In-Depth: Rep. Kevin McCarthy (R-CA) introduced this bill to affirm Congress’ opposition to granting illegal immigrants the right to vote, and to protect the voting rights of American citizens, especially legal immigrants who become citizens:
“Naturalized American citizens often describe casting their first ballot as one of the proudest moments of their lives. The act is a reminder that they have become Americans, with all the rights and responsibilities of Americans. Unfortunately, a handful of cities like Chicago, Cambridge, and most recently San Francisco allow illegal immigrants to vote in local elections. These radical policies weaken the voting power of law-abiding Americans, including naturalized citizens. Today I introduced a resolution stating that allowing illegal immigrants to vote devalues the franchise and diminishes the voting power of American citizens. I hope my colleagues will stand with me in protecting the right to vote for every American citizen of legal age, and rejecting all outside or foreign interference in our elections.”
Boston City Councilor Ed Flynn, who opposed his city’s proposal to provide non-citizens with legal residency the right to vote in local and citywide elections, called the right to vote “a privilege reserved for U.S. citizens”:
“The right to vote is a privilege reserved for U.S. citizens. The right to vote is a unique characteristic and privilege reserved for those individuals who have gone through the extensive citizenship application process.”
The Conservative Review derided this resolution, calling it a “toothless” measure that doesn’t do anything meaningful:
“Republicans see that liberal cities are allowing illegal immigrants to disenfranchise American voters by canceling their votes with votes from individuals who are not citizens and entered the U.S. in violation of the law, and the GOP is ready to pass a resolution saying that’s bad. What about passing laws to secure the border and stop illegal immigration? Will the Republicans in Congress vote on funding President Trump’s proposed border wall? Will they enact needed immigration reforms…?”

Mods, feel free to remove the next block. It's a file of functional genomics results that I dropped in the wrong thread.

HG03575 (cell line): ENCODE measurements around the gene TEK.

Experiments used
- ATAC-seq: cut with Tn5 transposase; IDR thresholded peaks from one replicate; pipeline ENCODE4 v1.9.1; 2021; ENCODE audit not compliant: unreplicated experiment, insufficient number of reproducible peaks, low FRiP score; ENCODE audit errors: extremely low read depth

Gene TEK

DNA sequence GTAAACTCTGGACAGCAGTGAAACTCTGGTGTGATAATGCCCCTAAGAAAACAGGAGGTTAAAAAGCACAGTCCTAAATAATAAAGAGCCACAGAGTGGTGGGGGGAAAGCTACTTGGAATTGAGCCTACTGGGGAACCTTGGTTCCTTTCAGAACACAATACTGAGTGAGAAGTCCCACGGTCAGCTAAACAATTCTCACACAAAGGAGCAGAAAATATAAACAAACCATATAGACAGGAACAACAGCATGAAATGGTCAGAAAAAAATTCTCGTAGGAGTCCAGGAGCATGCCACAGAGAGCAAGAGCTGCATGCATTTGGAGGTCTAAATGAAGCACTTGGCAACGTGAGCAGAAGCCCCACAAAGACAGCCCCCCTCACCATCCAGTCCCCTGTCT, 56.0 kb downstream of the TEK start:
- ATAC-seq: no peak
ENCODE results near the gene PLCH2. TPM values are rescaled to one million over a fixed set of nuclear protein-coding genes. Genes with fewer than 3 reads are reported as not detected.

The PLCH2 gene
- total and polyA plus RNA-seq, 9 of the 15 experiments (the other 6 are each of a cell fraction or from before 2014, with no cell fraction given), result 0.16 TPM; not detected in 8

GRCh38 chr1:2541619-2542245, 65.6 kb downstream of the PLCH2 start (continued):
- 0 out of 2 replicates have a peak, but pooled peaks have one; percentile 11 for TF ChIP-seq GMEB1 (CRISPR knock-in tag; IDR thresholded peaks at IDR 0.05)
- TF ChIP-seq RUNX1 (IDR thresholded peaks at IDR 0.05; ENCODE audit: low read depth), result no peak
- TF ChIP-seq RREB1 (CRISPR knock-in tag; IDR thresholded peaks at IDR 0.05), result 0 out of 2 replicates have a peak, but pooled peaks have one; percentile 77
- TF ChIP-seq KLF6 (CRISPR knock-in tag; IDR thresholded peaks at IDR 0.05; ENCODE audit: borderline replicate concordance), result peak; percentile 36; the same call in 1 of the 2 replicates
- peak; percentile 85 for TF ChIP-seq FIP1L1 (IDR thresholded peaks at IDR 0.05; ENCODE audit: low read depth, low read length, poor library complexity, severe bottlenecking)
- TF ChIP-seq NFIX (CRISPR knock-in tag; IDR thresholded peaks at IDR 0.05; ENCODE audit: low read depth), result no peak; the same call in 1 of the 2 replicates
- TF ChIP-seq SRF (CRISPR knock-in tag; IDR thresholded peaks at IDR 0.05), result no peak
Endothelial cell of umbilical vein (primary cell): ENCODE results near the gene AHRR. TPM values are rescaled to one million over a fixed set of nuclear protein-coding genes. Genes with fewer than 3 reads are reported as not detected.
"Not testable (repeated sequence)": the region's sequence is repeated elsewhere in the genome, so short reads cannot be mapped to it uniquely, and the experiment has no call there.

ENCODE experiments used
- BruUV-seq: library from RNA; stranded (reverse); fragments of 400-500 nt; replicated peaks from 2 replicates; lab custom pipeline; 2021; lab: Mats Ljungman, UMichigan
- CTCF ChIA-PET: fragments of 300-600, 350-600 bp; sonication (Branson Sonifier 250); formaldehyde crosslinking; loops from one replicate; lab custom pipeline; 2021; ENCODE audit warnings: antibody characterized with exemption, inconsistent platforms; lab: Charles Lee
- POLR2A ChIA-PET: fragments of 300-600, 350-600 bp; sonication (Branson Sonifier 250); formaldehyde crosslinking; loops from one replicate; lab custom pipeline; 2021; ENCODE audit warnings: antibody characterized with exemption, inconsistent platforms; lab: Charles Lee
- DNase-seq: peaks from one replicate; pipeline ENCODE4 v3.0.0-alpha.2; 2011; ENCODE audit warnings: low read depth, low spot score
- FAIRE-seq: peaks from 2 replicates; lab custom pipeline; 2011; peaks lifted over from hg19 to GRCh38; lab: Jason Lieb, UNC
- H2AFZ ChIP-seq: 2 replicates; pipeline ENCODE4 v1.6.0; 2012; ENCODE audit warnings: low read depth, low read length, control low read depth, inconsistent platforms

Boston City Council President Andrea Campbell, who supported extending local voting rights to non-citizens, argued that providing certain groups — including permanent legal residents, visa holders, Temporary Protected Status recipients, and Deferred Action Childhood Arrival recipients — with local voting rights could be a proactive way to empower local immigrant communities which are especially threatened by the current administration’s immigration policies and rhetoric:
“This is an opportunity for us to say, ‘No, we stand with you, we’re listening to you, and we want you to be a part of some of these conversations.”
Of Note: This resolution appears to be a reaction to San Francisco’s 2016 decision to allow noncitizens and unauthorized immigrants to register to vote in school board elections. That decision was meant to reflect that a third of students in public schools in that state have parents or guardians who are in the U.S. illegally, and that those parents and guardians should also have a say in their children’s educations.
Similarly, Chicago and some suburbs of Boston, including Cambridge, have also allowed people to register to vote without providing proof of citizenship beforehand. In Chicago, there is no Illinois state requirement to prove citizenship while registering to vote; so the city is allowing anyone to register to vote as long as they can provide adequate proof of identity.
While the idea of allowing non-citizens to vote may sound outlandish, proponents of the idea point out that from America’s founding up until the 1920s, 40 states and federal territories allowed noncitizens to vote. At that time, noncitizens voted in local, state, and federal elections and were permitted to — and did — hold public offices such as alderman, coroner, and school board member. In fact, for most of U.S. history, voting by noncitizens was the norm, not the exception.
Since 1990, campaigns to expand the vote to noncitizens have been launched in states as diverse as New York, Massachusetts, Washington D.C., California, Maine, Colorado, Minnesota, Wisconsin, Connecticut, Vermont, New Jersey, North Carolina, and Texas.
Summary by Lorelei Yang
(Photo Credit: iStockphoto.com / JasonDoiy)